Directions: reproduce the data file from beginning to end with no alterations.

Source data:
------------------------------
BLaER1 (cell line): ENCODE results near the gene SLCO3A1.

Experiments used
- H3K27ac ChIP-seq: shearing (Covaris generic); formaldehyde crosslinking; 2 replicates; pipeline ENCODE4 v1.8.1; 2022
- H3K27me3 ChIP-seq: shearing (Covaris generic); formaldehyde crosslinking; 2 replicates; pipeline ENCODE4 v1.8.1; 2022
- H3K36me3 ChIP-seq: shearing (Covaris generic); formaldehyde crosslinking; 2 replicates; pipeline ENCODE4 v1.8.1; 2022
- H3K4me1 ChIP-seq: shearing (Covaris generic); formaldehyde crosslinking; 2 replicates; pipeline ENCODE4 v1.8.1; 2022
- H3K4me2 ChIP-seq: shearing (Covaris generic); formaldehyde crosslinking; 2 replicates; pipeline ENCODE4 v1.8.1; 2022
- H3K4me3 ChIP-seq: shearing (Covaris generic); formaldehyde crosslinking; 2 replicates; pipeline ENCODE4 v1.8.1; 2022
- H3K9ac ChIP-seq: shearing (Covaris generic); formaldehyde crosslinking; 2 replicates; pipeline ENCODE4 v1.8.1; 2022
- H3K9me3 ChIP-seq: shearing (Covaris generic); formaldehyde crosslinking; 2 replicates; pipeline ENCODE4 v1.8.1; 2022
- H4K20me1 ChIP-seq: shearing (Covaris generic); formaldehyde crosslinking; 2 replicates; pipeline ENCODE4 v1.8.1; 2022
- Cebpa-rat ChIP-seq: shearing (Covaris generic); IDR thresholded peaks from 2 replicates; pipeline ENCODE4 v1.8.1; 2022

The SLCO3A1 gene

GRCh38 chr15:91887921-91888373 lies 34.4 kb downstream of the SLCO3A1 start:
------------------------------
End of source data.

BLaER1 (cell line): ENCODE results near the gene SLCO3A1.

Experiments used
- H3K27ac ChIP-seq: shearing (Covaris generic); formaldehyde crosslinking; 2 replicates; pipeline ENCODE4 v1.8.1; 2022
- H3K27me3 ChIP-seq: shearing (Covaris generic); formaldehyde crosslinking; 2 replicates; pipeline ENCODE4 v1.8.1; 2022
- H3K36me3 ChIP-seq: shearing (Covaris generic); formaldehyde crosslinking; 2 replicates; pipeline ENCODE4 v1.8.1; 2022
- H3K4me1 ChIP-seq: shearing (Covaris generic); formaldehyde crosslinking; 2 replicates; pipeline ENCODE4 v1.8.1; 2022
- H3K4me2 ChIP-seq: shearing (Covaris generic); formaldehyde crosslinking; 2 replicates; pipeline ENCODE4 v1.8.1; 2022
- H3K4me3 ChIP-seq: shearing (Covaris generic); formaldehyde crosslinking; 2 replicates; pipeline ENCODE4 v1.8.1; 2022
- H3K9ac ChIP-seq: shearing (Covaris generic); formaldehyde crosslinking; 2 replicates; pipeline ENCODE4 v1.8.1; 2022
- H3K9me3 ChIP-seq: shearing (Covaris generic); formaldehyde crosslinking; 2 replicates; pipeline ENCODE4 v1.8.1; 2022
- H4K20me1 ChIP-seq: shearing (Covaris generic); formaldehyde crosslinking; 2 replicates; pipeline ENCODE4 v1.8.1; 2022
- Cebpa-rat ChIP-seq: shearing (Covaris generic); IDR thresholded peaks from 2 replicates; pipeline ENCODE4 v1.8.1; 2022

The SLCO3A1 gene

GRCh38 chr15:91887921-91888373 lies 34.4 kb downstream of the SLCO3A1 start: